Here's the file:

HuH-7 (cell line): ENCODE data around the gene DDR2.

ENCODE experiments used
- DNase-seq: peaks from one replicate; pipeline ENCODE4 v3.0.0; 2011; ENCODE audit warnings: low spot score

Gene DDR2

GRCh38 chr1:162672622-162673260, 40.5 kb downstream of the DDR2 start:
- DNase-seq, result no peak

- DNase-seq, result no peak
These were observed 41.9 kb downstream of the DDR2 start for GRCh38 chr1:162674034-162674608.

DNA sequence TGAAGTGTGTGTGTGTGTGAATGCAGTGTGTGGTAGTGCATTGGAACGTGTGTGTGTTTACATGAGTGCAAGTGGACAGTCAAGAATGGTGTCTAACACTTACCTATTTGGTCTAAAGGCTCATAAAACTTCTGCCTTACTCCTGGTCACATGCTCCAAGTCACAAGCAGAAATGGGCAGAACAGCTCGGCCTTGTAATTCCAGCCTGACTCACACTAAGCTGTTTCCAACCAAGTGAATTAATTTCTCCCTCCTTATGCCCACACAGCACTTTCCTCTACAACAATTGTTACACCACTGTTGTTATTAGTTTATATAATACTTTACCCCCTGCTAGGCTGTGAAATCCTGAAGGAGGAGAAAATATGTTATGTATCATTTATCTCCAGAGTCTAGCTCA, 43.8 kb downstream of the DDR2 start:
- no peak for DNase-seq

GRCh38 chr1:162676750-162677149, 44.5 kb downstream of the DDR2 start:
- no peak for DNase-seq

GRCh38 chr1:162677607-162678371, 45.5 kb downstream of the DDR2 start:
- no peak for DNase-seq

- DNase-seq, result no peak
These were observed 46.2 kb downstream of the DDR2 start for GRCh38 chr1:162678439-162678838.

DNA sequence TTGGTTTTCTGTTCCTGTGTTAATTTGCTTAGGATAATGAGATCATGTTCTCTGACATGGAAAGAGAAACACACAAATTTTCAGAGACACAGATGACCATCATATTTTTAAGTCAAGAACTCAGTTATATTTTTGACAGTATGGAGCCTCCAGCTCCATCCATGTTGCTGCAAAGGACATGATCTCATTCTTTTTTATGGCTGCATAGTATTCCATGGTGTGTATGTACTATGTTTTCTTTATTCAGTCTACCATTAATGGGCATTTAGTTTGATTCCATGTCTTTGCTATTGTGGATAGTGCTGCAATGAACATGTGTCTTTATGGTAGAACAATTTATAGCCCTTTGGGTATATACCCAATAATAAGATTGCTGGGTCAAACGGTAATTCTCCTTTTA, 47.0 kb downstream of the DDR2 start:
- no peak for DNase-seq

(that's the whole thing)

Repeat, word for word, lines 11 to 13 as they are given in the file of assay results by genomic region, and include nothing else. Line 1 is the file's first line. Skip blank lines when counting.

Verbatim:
GRCh38 chr1:162676750-162677149, 44.5 kb downstream of the DDR2 start:
- no peak for DNase-seq

GRCh38 chr1:162677607-162678371, 45.5 kb downstream of the DDR2 start: